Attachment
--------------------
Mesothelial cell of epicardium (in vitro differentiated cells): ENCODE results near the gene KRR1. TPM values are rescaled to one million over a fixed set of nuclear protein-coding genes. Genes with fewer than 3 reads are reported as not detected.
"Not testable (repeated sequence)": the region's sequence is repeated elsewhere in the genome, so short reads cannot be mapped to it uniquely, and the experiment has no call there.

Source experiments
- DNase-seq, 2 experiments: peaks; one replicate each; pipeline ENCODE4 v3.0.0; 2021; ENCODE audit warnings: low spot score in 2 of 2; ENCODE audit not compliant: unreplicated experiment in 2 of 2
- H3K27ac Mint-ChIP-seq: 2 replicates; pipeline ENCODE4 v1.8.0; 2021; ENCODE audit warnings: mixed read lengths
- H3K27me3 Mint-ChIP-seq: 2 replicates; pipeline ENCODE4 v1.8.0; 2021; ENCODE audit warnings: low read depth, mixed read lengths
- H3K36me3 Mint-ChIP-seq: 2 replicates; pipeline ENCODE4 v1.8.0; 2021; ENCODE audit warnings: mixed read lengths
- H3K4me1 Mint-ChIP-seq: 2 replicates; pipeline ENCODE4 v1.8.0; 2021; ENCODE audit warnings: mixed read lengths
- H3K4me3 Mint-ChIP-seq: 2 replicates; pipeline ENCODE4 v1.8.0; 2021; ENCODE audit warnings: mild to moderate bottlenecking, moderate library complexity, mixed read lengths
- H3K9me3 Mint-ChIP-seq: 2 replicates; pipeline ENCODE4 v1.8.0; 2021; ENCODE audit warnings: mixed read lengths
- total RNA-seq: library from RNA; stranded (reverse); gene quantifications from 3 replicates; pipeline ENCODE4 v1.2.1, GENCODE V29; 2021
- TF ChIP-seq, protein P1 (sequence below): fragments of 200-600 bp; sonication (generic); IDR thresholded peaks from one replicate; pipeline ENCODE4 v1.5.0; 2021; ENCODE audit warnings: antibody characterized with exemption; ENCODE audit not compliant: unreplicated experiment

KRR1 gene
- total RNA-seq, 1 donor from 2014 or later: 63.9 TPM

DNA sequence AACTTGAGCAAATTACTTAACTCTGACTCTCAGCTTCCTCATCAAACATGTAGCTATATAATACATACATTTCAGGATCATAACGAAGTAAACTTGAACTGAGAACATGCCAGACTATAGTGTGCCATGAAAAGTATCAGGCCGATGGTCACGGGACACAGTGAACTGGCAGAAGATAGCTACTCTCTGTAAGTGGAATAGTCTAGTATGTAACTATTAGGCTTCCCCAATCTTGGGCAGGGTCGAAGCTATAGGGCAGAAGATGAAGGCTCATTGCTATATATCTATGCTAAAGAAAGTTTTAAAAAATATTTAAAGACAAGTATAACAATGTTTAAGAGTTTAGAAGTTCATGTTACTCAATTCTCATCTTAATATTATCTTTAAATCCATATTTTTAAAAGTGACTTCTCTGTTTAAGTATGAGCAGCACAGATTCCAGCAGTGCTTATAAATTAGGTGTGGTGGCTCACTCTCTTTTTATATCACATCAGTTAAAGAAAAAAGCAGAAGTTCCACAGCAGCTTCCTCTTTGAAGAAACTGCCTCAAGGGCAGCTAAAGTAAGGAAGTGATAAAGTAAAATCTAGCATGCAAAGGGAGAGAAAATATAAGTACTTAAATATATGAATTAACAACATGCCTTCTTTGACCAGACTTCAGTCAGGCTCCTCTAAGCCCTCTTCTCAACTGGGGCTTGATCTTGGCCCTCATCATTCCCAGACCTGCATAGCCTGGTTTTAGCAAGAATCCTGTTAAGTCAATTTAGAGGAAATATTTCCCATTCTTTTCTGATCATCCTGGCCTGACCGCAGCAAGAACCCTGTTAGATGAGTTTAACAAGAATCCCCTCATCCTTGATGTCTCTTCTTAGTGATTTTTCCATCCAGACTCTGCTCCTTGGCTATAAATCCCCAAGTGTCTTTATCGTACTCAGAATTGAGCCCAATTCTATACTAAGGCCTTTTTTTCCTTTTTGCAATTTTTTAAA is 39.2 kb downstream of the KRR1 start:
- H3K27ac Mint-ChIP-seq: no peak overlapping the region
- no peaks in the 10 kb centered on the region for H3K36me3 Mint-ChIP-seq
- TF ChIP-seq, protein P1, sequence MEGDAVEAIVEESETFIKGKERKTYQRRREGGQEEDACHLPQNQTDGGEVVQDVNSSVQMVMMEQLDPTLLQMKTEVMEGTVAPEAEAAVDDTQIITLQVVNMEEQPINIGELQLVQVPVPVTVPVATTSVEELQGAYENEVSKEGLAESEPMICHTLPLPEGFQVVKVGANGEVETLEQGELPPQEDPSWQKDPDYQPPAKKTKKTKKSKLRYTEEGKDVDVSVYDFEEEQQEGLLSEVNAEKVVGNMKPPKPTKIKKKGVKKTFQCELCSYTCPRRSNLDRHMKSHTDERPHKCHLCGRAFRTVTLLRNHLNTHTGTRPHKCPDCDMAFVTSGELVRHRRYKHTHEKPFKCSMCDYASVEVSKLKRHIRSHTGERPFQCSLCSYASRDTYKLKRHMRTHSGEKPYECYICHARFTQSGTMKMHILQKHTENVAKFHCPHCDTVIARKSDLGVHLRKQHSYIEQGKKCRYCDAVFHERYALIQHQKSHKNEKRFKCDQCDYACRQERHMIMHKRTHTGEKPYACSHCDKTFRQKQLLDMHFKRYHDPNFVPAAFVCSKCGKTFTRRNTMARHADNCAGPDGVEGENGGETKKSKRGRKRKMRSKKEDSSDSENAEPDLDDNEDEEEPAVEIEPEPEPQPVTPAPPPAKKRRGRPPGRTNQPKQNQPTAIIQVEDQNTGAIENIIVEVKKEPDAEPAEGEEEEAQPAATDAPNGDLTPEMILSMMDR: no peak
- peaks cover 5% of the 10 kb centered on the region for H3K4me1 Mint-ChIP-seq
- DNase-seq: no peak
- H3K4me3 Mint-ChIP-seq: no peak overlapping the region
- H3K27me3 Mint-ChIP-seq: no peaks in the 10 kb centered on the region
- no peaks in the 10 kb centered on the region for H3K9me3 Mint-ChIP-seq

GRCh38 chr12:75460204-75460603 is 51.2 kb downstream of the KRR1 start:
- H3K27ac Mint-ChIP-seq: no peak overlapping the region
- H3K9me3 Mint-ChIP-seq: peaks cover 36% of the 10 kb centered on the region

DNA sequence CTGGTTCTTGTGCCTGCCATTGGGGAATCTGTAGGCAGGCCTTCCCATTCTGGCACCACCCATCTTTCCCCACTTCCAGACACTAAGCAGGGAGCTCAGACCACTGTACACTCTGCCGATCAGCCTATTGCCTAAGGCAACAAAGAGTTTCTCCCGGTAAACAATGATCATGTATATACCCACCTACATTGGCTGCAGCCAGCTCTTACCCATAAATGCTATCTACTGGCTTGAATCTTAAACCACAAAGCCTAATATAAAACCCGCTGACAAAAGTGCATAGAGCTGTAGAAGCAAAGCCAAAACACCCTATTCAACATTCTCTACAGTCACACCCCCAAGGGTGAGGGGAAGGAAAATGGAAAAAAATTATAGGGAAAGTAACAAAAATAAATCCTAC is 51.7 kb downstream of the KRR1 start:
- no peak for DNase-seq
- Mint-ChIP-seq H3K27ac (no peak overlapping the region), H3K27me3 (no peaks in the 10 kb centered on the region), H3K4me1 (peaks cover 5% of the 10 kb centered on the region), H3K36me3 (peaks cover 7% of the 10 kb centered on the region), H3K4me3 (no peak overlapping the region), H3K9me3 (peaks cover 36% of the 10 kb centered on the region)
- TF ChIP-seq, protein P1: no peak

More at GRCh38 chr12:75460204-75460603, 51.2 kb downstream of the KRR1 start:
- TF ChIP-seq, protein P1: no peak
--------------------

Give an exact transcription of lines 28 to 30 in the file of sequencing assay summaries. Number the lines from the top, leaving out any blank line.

- no peak for DNase-seq
- Mint-ChIP-seq H3K27ac (no peak overlapping the region), H3K27me3 (no peaks in the 10 kb centered on the region), H3K4me1 (peaks cover 5% of the 10 kb centered on the region), H3K36me3 (peaks cover 7% of the 10 kb centered on the region), H3K4me3 (no peak overlapping the region), H3K9me3 (peaks cover 36% of the 10 kb centered on the region)
- TF ChIP-seq, protein P1: no peak